1.2.Mono_039.jpg

Some Chemicals Used in Plastics and Elastomers

IARC Monographs on the Evaluation of Carcinogenic Risks to Humans Volume 39

IARC

ISBN-13 (Print Book)

978-92-832-1239-3

ISBN-13 (PDF)

978-92-832-1239-3

Formats

Print Book

PDF

Other languages

No other languages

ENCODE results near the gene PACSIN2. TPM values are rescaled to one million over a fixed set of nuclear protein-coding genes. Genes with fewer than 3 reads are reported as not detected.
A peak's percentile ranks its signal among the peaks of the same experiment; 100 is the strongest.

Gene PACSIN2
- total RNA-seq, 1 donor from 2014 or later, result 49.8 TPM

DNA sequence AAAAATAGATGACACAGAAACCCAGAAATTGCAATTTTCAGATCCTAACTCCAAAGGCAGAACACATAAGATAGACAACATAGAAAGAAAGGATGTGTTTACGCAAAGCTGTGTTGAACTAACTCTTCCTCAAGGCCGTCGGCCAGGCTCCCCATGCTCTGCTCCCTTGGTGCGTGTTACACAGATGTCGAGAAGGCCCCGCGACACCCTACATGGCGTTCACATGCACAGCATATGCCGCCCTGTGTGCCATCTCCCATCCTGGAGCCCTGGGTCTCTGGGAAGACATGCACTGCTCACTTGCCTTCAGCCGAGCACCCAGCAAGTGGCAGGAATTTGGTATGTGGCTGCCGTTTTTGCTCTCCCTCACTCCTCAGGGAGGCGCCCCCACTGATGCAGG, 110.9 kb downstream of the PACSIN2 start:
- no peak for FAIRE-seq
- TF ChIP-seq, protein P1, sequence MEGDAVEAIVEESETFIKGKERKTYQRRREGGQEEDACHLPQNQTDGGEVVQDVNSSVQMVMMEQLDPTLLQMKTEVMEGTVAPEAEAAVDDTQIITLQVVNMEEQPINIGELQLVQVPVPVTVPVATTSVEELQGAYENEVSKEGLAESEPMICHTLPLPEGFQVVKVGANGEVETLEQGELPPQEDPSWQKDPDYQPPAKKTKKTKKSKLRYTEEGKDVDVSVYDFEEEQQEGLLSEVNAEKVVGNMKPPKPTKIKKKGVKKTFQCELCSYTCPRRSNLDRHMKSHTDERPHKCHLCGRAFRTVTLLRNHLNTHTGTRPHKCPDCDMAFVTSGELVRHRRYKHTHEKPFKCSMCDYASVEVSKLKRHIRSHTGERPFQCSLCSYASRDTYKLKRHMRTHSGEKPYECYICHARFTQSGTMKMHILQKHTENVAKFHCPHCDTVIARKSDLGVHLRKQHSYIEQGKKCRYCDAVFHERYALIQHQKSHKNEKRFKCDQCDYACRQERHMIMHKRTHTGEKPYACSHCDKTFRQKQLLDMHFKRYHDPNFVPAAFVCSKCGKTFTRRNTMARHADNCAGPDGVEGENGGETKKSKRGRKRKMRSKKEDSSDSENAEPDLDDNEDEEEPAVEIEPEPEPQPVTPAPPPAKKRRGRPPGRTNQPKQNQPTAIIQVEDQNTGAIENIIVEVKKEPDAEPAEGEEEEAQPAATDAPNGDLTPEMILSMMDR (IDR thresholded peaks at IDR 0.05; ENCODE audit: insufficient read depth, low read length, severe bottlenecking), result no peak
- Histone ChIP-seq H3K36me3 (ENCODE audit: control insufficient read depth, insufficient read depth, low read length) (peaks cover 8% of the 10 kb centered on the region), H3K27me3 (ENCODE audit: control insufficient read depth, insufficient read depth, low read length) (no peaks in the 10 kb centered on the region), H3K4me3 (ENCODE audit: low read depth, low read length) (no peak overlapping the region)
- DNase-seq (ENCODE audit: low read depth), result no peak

This thirty-ninth volume of IARC Monographs comprises considerations of a number of industrial chemicals used in the production of plastics and elastomers; some of the compounds are also used in paints and adhesives. Two compounds - dichloroacetylene and 4-vinylcyclohexene - can occur as by-products in the production or use of some of these chemicals. New data were available on some of the chemicals evaluated previously: methyl acrylate, ethylacrylate, caprolactam, 4,4'-methylene-dianiline, toluene diisocyanate, vinyl acetate, vinyl bromide and vinylidene chloride, and these have been summarized and taken into consideration in the re-evaluations. 4,4'Methylenediphenyl diisocyanate, a monomer produced from 4,4'-methylenedianiline (MDA) can hydrolyse to MDA when in contact with moisture; however, 4,4'-methylenediphenyl diisocyanate was not re-evaluated in the present volume because no new data on carcinogenicity have become available. New evidence is now available of human exposure to several of the substances considered in the present volume, and more data are being generated on the environmental levels of certain of the substances in particular contexts. Studies in which reproductive toxicity in experimental animals was evaluated were available previously only for vinylidene chloride and caprolactam; in the present volume, such reports are given for acrylamide, n-butyl acrylate, ethyl acrylate, 1,3-butadiene, vinylidene chloride, caprolactam, melamine and 4,4'-methyl-enedianiline. New information is now available on the carcinogenic activity of several of the chemicals considered previously. For several of the monomers considered in this volume, there is evidence of carcinogenicity in experimental animals (1,3-butadiene, toluene diisocyanate, vinyl bromide), for others, the data are inadequate, and more testing is needed.